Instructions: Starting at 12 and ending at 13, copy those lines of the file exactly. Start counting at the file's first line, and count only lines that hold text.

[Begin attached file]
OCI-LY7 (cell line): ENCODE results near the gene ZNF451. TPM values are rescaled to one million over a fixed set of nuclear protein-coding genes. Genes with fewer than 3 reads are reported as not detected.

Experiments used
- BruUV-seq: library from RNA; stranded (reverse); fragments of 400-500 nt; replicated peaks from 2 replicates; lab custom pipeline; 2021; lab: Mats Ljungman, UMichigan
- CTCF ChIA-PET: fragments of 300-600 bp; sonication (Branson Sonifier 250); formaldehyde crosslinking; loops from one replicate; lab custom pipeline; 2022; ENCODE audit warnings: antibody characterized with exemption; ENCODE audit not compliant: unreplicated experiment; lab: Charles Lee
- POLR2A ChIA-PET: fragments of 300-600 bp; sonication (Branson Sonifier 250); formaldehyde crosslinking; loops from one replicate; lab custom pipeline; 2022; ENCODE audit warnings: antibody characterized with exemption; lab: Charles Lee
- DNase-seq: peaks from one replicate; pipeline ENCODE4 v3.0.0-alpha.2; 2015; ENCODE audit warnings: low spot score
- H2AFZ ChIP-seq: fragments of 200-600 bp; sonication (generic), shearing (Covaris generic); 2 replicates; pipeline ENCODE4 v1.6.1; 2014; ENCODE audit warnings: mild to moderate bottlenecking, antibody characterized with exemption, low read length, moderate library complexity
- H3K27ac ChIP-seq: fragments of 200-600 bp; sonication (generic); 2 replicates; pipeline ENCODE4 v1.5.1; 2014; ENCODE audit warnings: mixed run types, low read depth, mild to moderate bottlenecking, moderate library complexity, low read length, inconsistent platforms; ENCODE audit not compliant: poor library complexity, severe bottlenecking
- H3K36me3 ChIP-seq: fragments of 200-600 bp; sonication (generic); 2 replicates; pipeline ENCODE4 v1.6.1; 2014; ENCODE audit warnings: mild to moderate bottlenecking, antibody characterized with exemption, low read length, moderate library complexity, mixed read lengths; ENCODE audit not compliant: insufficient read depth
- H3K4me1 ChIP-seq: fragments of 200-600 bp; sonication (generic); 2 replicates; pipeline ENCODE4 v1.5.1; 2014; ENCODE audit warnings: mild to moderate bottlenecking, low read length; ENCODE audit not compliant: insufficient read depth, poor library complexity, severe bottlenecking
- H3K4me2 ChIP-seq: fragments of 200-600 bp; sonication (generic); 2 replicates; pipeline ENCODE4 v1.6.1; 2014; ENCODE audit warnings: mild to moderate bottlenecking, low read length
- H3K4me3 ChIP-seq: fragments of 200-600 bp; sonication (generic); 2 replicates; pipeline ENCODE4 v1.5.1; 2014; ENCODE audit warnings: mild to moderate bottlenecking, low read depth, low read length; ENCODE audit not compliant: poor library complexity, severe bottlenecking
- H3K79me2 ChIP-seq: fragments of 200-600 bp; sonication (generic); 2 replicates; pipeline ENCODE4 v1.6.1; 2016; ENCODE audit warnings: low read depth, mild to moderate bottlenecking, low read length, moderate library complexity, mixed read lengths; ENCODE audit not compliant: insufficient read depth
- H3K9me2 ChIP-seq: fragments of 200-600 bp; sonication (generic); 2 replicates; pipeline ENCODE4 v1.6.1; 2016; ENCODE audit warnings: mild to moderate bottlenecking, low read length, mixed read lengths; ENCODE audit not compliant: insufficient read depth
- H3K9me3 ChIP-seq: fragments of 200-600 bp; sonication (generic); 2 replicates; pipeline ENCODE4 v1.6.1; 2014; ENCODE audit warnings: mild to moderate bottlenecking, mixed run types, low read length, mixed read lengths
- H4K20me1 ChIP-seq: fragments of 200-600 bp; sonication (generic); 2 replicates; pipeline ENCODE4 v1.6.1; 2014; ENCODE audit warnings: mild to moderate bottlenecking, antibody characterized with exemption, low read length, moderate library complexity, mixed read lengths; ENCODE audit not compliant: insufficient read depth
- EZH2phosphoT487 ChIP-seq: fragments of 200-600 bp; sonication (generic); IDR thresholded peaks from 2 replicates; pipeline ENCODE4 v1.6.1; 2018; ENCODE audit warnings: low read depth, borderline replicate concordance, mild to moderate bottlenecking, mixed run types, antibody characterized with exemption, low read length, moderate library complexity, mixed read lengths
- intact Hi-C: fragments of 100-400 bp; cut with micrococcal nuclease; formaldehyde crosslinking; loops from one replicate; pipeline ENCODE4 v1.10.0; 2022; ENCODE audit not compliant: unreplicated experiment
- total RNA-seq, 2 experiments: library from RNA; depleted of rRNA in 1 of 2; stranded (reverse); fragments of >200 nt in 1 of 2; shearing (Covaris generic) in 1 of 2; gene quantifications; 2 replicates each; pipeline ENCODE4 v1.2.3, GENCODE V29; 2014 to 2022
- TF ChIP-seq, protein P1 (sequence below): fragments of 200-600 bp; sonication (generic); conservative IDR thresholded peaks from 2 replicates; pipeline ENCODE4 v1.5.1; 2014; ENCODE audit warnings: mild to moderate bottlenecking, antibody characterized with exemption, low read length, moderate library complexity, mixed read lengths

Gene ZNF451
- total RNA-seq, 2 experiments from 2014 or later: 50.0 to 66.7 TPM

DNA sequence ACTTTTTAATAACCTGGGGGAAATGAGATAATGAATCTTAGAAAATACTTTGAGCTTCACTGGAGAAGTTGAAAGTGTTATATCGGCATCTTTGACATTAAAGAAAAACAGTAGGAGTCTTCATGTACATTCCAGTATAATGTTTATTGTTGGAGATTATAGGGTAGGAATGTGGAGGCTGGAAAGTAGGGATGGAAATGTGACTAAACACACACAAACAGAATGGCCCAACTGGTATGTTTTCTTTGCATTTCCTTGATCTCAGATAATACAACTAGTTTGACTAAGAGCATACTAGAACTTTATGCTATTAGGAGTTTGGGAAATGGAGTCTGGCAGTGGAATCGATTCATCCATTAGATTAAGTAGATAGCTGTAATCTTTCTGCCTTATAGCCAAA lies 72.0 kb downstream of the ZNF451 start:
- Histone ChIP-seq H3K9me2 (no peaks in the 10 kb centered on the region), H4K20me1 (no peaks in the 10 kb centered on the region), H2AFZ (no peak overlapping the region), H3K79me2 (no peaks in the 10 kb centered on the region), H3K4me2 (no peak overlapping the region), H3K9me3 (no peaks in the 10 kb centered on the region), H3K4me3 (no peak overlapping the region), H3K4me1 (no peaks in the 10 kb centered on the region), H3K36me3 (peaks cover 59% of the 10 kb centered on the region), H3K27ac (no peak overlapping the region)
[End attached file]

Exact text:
- H3K4me3 ChIP-seq: fragments of 200-600 bp; sonication (generic); 2 replicates; pipeline ENCODE4 v1.5.1; 2014; ENCODE audit warnings: mild to moderate bottlenecking, low read depth, low read length; ENCODE audit not compliant: poor library complexity, severe bottlenecking
- H3K79me2 ChIP-seq: fragments of 200-600 bp; sonication (generic); 2 replicates; pipeline ENCODE4 v1.6.1; 2016; ENCODE audit warnings: low read depth, mild to moderate bottlenecking, low read length, moderate library complexity, mixed read lengths; ENCODE audit not compliant: insufficient read depth